Sunday, February 9, 2014


This is a continuation of the previous post.

In the previous post, we see the cowardice of our language experts. A reader makes a bold claim that the correct usage in England and in the US should be what he says is found in two books:  the Reader's Digest, The Right Word at the Right Time and Webster's Guide to English Usage. Our poor experts are now confused. Can one really say "There is a dog and a cat"? We are of course not referring to a situation where a hunter after trekking through an African jungle sees a large snake and he wants to caution his friends behind him. He intends to say "There is a snake here" but just as he says "There is a snake...", he sees a lion waiting in ambush and he adds "and a lion". What's acceptable in spoken English especially given the exigencies of our exciting everyday drama cannot be the basis for grammar rules. I have no idea what The Right Word at the Right Time says nor will I bother to find out. Whatever your views may be on the publications of the Reader's Digest, I need scarcely say that no grammarian or even a student of grammar will refer to these publications as an authority on English grammar and usage. As for Webster's English Usage, no English speaker east of the Atlantic and west of the Pacific will bother to look at it.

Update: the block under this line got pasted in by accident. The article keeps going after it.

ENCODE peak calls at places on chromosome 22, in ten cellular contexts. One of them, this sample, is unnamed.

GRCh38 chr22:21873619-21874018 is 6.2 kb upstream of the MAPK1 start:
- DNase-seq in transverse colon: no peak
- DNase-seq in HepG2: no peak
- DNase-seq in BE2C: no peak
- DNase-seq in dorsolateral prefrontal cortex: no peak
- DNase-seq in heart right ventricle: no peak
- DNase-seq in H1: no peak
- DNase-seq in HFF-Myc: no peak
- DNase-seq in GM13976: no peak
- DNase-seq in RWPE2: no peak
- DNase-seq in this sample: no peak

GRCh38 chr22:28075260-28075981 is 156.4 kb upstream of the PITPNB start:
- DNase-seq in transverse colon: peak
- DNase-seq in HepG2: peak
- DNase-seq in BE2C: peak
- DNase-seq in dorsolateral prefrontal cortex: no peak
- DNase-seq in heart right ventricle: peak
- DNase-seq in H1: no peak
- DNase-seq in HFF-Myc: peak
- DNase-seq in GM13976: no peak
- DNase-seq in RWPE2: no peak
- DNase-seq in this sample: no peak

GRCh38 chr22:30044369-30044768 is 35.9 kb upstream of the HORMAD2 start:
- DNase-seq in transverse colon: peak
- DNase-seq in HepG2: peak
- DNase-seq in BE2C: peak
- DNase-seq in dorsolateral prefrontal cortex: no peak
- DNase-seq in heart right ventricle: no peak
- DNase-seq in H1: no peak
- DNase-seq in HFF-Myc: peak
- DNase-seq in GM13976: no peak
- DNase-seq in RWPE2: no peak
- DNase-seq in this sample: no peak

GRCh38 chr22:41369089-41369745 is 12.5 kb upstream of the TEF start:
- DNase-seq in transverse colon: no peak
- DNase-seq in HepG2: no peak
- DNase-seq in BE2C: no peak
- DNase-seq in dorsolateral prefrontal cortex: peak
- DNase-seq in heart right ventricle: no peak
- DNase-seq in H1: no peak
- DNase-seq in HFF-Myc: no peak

But our dear language experts are unnerved by the reader and they quietly tuck their tails between their legs and remain totally silent. But as the Bard rightly points out, when sorrows come, they come not single spies but in battalions. Almost immediately after our poor language experts from the Ministry of Education are cowed into silence by a reader's opinion, someone else has to ask again this infernal question of fiendish complexity.

Now, you would have thought this was the sort of question not even someone in a semi-comatose state would have to struggle with in order to come up with the right answer. But brace yourselves for the shocking answer from MOE's panel of English language specialists.

Yes, that's the answer of MOE's panel of experts. What could have possessed MOE's experts to come up with this insane statement?  In the next paragraph, they relent a little and say that you can use the plural verb and mind you, not because it's the only right verb to use but because it will be easier for the listeners!  They then give two other examples which show how clueless these English specialists from MOE are.

As anyone knows, "bread and butter" and "fish and chips" cannot by any stretch of the imagination be likened to "Alan and George" and we are not talking about a partnership entity called Alan and George. If MOE's language experts don't know that, I'm sure there is a kindergarten in Singapore that will take them in and teach them the rudiments of the English language.

For a full list of grammar errors made by MOE, the Speak Good English Movement and other language teachers, please click here.

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